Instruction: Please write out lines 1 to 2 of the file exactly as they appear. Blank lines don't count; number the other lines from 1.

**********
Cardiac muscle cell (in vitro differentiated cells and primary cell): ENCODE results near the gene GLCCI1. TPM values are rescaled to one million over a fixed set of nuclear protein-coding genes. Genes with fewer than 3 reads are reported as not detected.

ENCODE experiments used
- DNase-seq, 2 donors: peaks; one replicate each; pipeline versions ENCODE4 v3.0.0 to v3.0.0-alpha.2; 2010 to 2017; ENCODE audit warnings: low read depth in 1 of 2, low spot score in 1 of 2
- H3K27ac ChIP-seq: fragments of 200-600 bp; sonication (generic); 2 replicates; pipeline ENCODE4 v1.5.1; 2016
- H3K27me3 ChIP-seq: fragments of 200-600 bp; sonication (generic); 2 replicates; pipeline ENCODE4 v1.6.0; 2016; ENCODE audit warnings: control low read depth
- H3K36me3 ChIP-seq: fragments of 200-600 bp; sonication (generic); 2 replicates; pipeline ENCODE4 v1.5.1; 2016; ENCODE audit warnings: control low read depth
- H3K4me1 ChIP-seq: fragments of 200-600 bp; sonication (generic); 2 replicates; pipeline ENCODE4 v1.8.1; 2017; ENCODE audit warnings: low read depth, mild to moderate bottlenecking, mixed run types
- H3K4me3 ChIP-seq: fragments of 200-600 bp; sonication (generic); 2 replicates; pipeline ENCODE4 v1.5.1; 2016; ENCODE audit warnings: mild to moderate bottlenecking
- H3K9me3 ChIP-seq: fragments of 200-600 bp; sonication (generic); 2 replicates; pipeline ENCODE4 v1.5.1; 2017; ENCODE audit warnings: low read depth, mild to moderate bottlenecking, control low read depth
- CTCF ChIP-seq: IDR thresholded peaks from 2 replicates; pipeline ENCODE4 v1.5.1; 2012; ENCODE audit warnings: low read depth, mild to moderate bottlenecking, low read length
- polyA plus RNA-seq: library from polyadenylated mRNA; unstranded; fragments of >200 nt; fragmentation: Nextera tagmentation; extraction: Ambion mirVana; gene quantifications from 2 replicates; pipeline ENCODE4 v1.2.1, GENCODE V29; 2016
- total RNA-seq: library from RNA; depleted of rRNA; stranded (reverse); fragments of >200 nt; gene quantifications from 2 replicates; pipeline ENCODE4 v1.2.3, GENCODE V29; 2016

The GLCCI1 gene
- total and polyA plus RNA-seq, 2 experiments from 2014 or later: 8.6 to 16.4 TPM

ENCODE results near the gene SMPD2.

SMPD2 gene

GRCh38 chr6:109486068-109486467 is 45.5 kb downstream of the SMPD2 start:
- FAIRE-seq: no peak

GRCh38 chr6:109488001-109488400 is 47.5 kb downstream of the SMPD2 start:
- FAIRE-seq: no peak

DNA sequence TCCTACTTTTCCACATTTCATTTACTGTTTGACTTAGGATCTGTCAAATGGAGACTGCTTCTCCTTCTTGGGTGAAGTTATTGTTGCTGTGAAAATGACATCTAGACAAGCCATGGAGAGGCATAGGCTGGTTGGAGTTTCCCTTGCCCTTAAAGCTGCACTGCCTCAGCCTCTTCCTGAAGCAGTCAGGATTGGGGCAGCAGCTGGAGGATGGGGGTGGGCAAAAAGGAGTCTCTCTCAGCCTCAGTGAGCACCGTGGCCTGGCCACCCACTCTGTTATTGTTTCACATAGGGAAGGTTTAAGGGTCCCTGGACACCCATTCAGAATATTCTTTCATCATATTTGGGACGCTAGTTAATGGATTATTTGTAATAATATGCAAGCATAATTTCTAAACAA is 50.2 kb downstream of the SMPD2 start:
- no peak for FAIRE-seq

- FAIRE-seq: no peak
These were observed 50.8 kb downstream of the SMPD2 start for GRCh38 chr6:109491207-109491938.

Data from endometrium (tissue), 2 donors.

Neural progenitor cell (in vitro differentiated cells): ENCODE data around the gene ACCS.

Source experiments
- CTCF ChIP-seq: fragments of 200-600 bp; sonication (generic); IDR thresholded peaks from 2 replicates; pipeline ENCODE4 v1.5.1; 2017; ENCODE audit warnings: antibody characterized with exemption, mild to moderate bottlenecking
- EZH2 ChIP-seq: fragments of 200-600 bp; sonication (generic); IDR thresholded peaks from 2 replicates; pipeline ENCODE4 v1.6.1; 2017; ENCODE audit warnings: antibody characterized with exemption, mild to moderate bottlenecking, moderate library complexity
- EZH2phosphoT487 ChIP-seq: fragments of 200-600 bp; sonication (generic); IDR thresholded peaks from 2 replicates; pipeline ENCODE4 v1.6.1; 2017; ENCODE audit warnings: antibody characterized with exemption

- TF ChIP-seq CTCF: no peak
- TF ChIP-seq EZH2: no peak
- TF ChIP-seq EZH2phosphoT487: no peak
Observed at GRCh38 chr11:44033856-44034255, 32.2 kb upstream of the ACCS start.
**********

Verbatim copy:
Cardiac muscle cell (in vitro differentiated cells and primary cell): ENCODE results near the gene GLCCI1. TPM values are rescaled to one million over a fixed set of nuclear protein-coding genes. Genes with fewer than 3 reads are reported as not detected.

ENCODE experiments used